Or, consider other cards for 50,000 more miles or points that transfer into United miles with additional flexibility for your everyday spending.
$1,000 toward travel or transfer to United, Southwest, and more.
Marriott Rewards® Premier Credit Card.
JetBlue and Barclaycard have launched 3 brand new credit cards to earn TrueBlue points.
The most lucrative card is the JetBlue Plus, which offers 30,000 points after you spend $1,000 on purchases in the first 90 days.
(Scroll down and click on ‘Compare Cards’ when you follow the link above to see the 30,000 point offer for the JetBlue Plus).
There’s also a 5,000 point bonus every year after your account anniversary and a $99 annual fee, along with these features:
There’s also a JetBlue Business card with a 30,000 point bonus and the same $99 annual fee, along with almost identical benefits, though it offers 2 points per dollar at office supply stores instead of grocery stores.
And there’s a no annual fee JetBlue Card with a 5,000 point bonus. Aside from Frontier’s card, it’s the only no annual fee card from a U.S. airline that’s open to new applicants.
JetBlue flies to 95 cities, with about a third of them in the Caribbean, Latin America, and other international cities, so if you live in New York, Boston, or Los Angeles in particular, you’ll find lots of options.
The price you pay in TrueBlue points depends on the cash price of a ticket, and points tend to range in value from about 1.3 – 1.6 cents each.
While most airline miles give you the best value when you save up a lot of them and use them for really expensive flights, JetBlue True Blue points tend to give you the best value for flights that are already pretty cheap in cash, and don’t cost many points.
For example, this trip from New York to Boston costs just $69 in cash, but it’s available for just 4,000 points – a value after about $5 in taxes of about 1.6 cents per point.
So with 30,000 points, you could get over 7 flights at this fare, saving you around $450.
But more expensive flights tend to get you a bit less value per point.
A $289 ‘Blue Flex’ fare from JFK – Aruba will set you back 18,600 points, getting you about 1.4 cents per point in value.
So 30,000 points would save you a bit less than $450 in flight value.
It’s not a huge difference, and holding the Plus card gives you a rebate of 10% of your points back every time you book an award. So you’re getting a bit more value from your spending.
We’d value earning with the card at about 1.5 cents per dollar spent in basic 1x spending categories.
Even more interesting, JetBlue representatives say they are working on allowing JetBlue points to be redeemable on international partner airlines. No specifics yet, but this could enhance the value of your points in the future.
Mint Class is JetBlue’s stylish take on first class, with private suite style seats and tapas inspired menus from Saxon + Parole in New York.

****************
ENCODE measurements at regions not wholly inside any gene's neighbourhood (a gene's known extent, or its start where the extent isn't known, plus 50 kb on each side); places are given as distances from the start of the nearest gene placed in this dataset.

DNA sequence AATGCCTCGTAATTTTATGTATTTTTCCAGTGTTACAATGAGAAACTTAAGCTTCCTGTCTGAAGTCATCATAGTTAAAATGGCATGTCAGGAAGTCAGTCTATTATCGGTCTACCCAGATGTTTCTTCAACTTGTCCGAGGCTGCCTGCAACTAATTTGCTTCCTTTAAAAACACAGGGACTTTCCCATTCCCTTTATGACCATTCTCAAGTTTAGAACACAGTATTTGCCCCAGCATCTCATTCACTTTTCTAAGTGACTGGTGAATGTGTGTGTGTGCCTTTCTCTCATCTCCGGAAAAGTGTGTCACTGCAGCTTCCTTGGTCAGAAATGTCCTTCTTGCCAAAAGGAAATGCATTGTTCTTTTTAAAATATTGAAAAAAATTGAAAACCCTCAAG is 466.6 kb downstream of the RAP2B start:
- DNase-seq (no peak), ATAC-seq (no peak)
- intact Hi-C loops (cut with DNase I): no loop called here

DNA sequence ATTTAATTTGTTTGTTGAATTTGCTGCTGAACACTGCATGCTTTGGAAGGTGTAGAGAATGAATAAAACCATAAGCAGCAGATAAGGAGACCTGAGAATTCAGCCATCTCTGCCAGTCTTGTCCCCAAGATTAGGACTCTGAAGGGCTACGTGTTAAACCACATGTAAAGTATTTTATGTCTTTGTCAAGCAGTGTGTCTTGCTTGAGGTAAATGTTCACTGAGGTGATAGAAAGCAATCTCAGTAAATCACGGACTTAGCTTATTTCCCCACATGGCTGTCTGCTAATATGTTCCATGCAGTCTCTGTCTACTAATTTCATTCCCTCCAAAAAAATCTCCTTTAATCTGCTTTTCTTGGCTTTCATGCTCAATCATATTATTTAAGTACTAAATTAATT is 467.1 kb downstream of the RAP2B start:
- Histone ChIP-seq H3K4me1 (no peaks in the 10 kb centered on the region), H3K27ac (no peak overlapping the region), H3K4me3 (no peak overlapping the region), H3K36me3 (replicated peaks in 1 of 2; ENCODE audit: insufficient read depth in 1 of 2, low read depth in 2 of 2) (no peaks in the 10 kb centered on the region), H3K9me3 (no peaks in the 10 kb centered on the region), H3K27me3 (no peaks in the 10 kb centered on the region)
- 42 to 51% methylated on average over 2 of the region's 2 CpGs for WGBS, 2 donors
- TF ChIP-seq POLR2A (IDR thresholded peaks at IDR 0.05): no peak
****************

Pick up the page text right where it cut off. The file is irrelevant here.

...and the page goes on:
It’s available on some flights from New York JFK to:
And soon from Boston to San Francisco, Los Angeles, and Barbados.
Mint seats generally start at $599 one way, and with TrueBlue points you can generally buy those seats for around 45,000 points, giving you about 1.3 cents in value.
So the 30,000 point bonus from this card gets you about 2/3rds of the way to a one way Mint flight.
But sometimes you can find cheaper Mint seats, like this 28,700 point flight from Boston to Barbados. The price in cash is $399, so you’re still getting about 1.3 cents per point in value, but that’s cheap enough in points for the whole sign on bonus to cover a Mint ticket.
As JetBlue launches more Mint routes, expect more deals like this to pop up, so you’ll want to keep a stash of TrueBlue points on hand in case they do.
If you already have a JetBlue American Express, you’ll be sent a new JetBlue Rewards Card this month (see details here) with the same $40 annual fee you’re used to, and you can start using it on March 22.
It’s a MasterCard that offers 4x points on JetBlue purchases, 2x at restaurants and grocery stores, and 1x on all other purchases.
So it’s pretty similar to the JetBlue Plus, but with a $40 lower than the $99 fee for the JetBlue Plus.
The real reasons to consider the $59 higher annual fee are 1) the annual 5,000 point bonus, which could be worth about $75 in flight value, and 2) the first free checked bag for you and 3 companions flying in your reservation. That can save up to $60 each way for your group.
If you check bags on more than one JetBlue roundtrip a year, you’re ahead with the Plus, and you’ll be rewarded with the 30,000 point sign on bonus for getting the new card.
Otherwise, consider moving to the no annual fee version and saving $40 a year.
Follow @MileCards on Twitter for the latest updates and new offers
Foreign Transaction Fee Waived
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